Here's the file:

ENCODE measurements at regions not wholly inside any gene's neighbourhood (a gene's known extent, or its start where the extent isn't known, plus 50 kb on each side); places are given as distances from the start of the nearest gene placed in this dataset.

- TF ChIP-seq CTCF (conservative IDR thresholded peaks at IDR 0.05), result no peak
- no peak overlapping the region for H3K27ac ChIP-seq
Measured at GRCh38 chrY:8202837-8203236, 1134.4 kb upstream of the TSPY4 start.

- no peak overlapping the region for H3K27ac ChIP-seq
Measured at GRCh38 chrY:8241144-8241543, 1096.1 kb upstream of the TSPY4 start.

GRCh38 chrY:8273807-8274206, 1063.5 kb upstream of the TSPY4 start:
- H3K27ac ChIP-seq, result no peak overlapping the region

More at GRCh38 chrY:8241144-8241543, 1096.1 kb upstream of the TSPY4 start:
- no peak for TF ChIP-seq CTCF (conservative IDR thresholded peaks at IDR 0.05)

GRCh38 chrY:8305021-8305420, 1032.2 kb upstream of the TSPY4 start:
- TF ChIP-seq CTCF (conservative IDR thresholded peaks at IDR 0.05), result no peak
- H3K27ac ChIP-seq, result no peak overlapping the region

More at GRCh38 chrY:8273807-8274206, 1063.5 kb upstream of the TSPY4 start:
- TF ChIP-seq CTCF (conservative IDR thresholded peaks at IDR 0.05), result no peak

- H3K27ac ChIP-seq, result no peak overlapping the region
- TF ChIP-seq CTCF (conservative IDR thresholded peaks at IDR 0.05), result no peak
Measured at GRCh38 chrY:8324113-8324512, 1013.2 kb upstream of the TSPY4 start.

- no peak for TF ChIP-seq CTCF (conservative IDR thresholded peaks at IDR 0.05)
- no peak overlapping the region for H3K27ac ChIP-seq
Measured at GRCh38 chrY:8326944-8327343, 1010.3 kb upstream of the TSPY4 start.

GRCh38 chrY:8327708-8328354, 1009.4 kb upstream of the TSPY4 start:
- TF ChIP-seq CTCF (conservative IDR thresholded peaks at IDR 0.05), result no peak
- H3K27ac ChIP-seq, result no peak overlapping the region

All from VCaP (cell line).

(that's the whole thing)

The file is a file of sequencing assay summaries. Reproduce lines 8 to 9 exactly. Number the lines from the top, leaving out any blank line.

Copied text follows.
- H3K27ac ChIP-seq, result no peak overlapping the region

More at GRCh38 chrY:8241144-8241543, 1096.1 kb upstream of the TSPY4 start: